Over the last few years, the opportunities have kind of increased. The boards work together towards it. We played a T20 International against Australia last year. But we couldn’t turn the game against New Zealand into a T20I when they were here, but we played that game. Pakistan plays a lot of their series here. With the teams coming here, we get an opportunity to play against them. Even if we get more games against the A teams – Pakistan A, India A or Sri Lanka A – more of those games will help as well. Getting more international games and getting to play against Test playing nations is very good because you keep testing yourself against the best in the world. 

What do you think of the ICC Cricket World Cup League 2 for the cycle of 2019-22, you're off to a good start having won the tri-series featuring Oman and Namibia. Do you think this is the best way to determine which team plays the qualifiers in 2022?

If you look at the format, there are 36 ODIs to be played and 36 ODIs is sufficient enough games over the course of 2-2 ½ years to see who actually falls into the top-tier of the group and they directly go into the qualifiers. But even the teams that miss out, they go down and play another round of qualification to still be able to qualify. I think 36 ODIs are sufficient enough to know. If they don’t get the opportunity to go directly into the qualifier, then this league doesn’t have its importance. 

Three years ago, Chirag Suri became the first cricketer from UAE to be picked in the IPL. Is that a source of encouragement for you and other cricketers in the team to put their name forward in the auction?

Yes, definitely. This year’s auction, Zahoor Khan’s name was there but he wasn’t picked. I’m not really sure of the regulation because someone with a Pakistani passport can put their name into the auction or not. It was great to see Chirag going there. I think he came back as a different player, his mindset was different and if you look at his graph after that, he is improving. 

UAE is the highest ranked T20I team among associates. You must be really proud of this achievement considering over 100 teams play T20I cricket.

Yes, 100%. That’s the testament to the work we have done over the last few years. We play a lot of T20 cricket. We have a mix of power and brains – players who can maneuver, players who can hit the long ball. Our bowling is our biggest strength. Everyone says T20 is a batsman’s game, but look at the whole record, it’s the bowlers who win you games, not the batters. We’ve had a good bowling attack over a long period of time. You got a leg-spinner, you’ve got a left-arm spinner, fast bowling allrounders, genuine pace – you cover all the bases.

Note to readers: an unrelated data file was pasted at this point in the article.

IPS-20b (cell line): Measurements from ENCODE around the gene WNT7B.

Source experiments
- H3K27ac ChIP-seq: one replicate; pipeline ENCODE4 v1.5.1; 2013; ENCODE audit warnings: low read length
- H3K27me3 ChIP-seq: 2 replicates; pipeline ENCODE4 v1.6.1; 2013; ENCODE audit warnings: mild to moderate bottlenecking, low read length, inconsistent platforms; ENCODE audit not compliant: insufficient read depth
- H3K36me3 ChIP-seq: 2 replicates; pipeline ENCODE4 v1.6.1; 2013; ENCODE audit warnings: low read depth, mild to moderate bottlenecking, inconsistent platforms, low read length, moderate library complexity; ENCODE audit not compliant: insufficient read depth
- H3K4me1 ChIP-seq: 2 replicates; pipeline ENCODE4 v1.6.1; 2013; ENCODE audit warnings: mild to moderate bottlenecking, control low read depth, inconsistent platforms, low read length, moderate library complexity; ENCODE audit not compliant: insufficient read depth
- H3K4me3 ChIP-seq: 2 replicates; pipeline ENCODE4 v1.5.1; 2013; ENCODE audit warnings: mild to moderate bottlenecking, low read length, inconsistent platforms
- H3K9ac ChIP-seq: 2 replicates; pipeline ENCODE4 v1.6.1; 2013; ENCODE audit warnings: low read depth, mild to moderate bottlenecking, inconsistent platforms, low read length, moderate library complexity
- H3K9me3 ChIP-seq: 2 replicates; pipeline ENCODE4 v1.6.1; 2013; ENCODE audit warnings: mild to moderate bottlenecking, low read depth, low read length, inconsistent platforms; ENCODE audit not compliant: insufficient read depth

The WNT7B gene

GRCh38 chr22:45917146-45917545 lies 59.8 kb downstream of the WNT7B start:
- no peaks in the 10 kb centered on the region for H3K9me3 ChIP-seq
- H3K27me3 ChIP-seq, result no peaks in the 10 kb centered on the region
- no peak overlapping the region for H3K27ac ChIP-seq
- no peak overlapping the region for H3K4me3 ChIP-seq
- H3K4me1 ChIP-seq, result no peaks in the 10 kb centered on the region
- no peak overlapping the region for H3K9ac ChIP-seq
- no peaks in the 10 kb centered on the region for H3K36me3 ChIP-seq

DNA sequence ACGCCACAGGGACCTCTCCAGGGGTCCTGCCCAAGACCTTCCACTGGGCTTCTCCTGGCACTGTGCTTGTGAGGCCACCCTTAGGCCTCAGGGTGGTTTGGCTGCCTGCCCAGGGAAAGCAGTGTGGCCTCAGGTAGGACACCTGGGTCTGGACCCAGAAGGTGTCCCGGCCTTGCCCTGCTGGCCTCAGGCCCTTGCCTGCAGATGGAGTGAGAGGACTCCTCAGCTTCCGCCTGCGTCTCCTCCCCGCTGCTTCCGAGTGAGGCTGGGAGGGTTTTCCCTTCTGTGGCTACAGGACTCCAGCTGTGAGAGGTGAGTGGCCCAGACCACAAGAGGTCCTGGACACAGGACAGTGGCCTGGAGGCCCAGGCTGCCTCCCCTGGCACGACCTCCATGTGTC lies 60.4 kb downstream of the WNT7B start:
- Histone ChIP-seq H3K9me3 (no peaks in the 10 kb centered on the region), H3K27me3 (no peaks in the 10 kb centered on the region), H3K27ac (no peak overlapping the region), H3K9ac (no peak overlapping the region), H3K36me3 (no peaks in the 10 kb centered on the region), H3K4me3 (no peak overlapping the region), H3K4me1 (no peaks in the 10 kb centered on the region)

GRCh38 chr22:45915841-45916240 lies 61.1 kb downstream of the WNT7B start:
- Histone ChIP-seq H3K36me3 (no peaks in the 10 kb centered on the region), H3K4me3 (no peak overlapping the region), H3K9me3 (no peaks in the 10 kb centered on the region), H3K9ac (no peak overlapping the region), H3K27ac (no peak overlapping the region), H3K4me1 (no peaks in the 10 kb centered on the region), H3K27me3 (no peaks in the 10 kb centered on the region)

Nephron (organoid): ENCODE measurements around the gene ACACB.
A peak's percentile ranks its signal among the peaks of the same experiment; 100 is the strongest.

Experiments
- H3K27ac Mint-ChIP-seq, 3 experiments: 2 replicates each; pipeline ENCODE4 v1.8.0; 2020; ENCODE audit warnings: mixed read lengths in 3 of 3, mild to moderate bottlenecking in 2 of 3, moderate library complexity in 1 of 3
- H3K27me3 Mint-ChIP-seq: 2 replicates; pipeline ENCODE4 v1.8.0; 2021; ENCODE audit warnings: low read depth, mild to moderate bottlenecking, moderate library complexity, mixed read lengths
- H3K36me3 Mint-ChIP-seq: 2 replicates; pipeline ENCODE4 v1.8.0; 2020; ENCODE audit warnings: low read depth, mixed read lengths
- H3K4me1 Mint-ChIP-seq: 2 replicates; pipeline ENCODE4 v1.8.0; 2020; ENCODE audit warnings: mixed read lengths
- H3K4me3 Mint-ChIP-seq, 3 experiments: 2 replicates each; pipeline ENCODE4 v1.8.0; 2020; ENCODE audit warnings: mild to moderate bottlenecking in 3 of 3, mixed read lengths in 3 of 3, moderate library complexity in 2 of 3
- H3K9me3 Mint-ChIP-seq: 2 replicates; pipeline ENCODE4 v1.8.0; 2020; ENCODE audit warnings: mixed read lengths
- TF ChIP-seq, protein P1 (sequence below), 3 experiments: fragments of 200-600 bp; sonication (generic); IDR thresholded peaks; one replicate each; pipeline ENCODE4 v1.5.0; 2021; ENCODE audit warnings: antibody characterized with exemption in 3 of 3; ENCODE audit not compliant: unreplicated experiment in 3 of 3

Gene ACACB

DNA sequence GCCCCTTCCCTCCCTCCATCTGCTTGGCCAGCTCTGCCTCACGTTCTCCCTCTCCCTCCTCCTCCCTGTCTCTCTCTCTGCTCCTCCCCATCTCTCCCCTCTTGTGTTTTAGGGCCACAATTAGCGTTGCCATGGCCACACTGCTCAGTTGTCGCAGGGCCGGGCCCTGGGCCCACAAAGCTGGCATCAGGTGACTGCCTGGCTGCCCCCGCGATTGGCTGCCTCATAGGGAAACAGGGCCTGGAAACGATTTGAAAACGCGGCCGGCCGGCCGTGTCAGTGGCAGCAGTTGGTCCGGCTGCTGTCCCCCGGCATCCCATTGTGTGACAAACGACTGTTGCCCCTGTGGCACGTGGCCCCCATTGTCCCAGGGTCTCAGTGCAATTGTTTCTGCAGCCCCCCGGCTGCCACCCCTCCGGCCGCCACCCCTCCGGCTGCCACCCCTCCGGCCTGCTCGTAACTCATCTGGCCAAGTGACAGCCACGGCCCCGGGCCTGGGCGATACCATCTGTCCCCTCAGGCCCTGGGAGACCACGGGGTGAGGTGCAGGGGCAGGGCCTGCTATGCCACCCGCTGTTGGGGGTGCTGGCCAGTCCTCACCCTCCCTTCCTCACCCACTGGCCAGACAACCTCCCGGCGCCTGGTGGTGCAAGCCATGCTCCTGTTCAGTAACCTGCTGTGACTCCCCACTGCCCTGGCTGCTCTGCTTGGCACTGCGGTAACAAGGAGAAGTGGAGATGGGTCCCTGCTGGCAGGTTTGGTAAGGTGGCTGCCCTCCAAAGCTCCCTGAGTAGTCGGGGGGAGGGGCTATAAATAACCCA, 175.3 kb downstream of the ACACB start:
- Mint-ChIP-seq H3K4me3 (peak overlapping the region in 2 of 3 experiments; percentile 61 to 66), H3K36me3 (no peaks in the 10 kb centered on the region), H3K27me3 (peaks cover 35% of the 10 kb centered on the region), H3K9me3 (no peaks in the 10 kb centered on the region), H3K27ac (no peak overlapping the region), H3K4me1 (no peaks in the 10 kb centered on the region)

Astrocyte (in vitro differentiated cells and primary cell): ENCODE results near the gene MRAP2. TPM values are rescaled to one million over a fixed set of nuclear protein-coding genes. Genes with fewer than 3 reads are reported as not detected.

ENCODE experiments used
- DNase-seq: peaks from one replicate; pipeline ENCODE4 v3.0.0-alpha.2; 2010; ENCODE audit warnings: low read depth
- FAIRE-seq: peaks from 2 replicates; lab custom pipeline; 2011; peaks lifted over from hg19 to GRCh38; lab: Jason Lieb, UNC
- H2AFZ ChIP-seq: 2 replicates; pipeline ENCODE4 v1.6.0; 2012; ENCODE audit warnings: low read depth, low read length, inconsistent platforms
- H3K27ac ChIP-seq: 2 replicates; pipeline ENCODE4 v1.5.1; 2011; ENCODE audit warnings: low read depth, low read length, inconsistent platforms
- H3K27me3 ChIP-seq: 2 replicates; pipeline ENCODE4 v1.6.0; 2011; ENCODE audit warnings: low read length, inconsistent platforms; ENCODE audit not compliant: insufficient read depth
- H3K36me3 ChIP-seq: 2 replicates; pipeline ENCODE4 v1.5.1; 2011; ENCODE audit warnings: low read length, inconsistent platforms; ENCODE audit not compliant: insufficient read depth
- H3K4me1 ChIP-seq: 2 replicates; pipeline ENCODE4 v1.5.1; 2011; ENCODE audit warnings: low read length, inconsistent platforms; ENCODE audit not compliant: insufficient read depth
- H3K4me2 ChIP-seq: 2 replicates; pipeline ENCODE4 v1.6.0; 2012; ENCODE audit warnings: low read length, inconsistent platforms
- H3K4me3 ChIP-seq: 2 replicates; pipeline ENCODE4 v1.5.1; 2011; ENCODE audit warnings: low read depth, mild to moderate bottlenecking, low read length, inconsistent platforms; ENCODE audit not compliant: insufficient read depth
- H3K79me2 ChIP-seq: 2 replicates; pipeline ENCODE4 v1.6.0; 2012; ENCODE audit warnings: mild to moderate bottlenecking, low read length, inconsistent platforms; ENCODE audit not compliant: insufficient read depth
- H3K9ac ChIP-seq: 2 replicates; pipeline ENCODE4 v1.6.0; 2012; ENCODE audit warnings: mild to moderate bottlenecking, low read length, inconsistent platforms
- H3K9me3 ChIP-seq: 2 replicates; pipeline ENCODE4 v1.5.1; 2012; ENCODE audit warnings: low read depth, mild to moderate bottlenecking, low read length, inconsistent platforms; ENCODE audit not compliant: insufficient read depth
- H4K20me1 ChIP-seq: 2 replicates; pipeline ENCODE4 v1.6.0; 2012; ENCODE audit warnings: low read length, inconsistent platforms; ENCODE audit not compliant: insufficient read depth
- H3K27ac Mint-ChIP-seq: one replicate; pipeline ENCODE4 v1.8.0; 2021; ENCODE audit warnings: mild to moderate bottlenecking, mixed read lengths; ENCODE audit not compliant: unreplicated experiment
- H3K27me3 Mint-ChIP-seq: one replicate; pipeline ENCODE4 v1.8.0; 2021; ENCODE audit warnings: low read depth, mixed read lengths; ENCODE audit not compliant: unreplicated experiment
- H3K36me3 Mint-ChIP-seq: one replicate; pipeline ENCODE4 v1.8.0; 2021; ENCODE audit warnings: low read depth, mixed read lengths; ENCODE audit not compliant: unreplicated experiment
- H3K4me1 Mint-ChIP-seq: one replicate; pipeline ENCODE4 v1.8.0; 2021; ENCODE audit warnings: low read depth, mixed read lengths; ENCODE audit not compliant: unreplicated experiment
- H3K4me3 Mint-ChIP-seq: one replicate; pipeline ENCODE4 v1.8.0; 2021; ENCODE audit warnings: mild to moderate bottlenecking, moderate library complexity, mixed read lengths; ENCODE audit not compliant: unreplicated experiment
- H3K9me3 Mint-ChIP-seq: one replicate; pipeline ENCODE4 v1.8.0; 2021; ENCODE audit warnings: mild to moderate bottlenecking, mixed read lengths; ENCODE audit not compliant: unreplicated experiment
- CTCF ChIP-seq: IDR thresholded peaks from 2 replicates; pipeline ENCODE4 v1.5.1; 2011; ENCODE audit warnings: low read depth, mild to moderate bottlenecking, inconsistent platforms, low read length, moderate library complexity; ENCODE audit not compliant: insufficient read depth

The ICC gave an official T20I status to all member countries. Do you think this a step in the right direction to make cricket a global sport?

If you look at the number of countries who play football, that is the step in the right direction. ICC provides funding and the regional bodies provide funding as well. Our job is to grow cricket as much as possible. The bigger the market, bigger the stakes. Who knows? In the coming years a lot more teams like these are getting better and better because they’re playing more cricket now. 

I read that not too long ago you had a job to fall back on not too long ago in case things do not go according to plan when it comes to UAE cricket. Is that the case with most players in your team?

Not really. This is what I said in 2018, and there was some trouble in the media and we were not going to make it to the qualifiers. So, it was at that time I said that because I was still not at that point a professional cricketer, I was semi-professional. We’ve got some young players now, they are still university students. The others are mostly contracted. I had a job to fall back on, but I felt I’m losing out on something very big. I was 29 at that time, so, at the age of 29, you don’t want to wait till 33 to get ODI status again. These are your peak years as a cricket player. It was more of that. It is our responsibility as senior players to get the job done, to get the status, qualify for the World Cup. Unfortunately, we didn’t qualify for the World Cup but retained our ODI status. Now the biggest goal is to get to the next World Cup.